New York’s Right to Repair bill is a great start, but it doesn’t cover all electronic devices

New York’s Right to Repair bill is a great start, but it doesn’t cover all electronic devices

Having the power to repair your own electronic devices has been a hot topic for debate over the past couple of years. Now, the city of New York has passed legislature on an electronics Right to Repair bill. If the governor signs the bill, it will require manufacturers that sell electronic products in the city of New York to offer parts, tools, repair manuals, and necessary software directly to consumers and independent repair shops.

For years, electronics manufacturers have guarded parts, tools, and repair guides required to repair their products. This has made it quite difficult for consumers and independent repair shops to perform repairs, which has been a point of contention. Although the bill still requires an official signature from the governor of New York to make it official, it is expected to pass without issue. When the bill is officially signed, it will give consumers and independent repair shop owners access to everything required to perform repairs on their own.

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Of course, this might not be all that it seems, as we have recently seen Apple launch parts, tools, and repair guides for its products, with mixed results. While the fundamentals are all in place, for a normal consumer, the cost and labor involved might not outweigh the benefits of having it repaired by Apple. But, it really is about having the choice to repair that is vital.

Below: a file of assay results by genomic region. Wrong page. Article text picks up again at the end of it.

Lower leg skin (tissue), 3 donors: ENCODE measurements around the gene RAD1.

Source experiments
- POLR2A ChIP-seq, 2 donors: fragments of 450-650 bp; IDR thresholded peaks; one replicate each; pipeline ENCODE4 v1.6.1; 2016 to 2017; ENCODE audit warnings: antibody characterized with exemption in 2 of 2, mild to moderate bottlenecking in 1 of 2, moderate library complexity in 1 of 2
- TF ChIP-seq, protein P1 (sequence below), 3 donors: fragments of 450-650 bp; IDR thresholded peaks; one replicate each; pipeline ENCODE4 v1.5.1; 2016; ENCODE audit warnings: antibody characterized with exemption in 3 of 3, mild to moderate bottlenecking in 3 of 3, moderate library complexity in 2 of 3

Naturally, this is just the beginning, as the right to repair movement has steadily pushed for better conditions in all states. The bill passed in New York will certainly have an impact, but just how much and to how many remains to be seen.

As a final note, those looking for support with agricultural or off-road equipment, home appliances, medical devices, or public safety communications equipment need to know that these types of electronic devices will not the covered by the new bill. While some of these exceptions make sense to an extent, the lack of coverage for some excluded electronics, particularly home appliances, is a bit concerning. Nonetheless, it’s a great start, and we hope legislators address these concerns with future amendments.


Source: The New York State Senate
Via: iFixit

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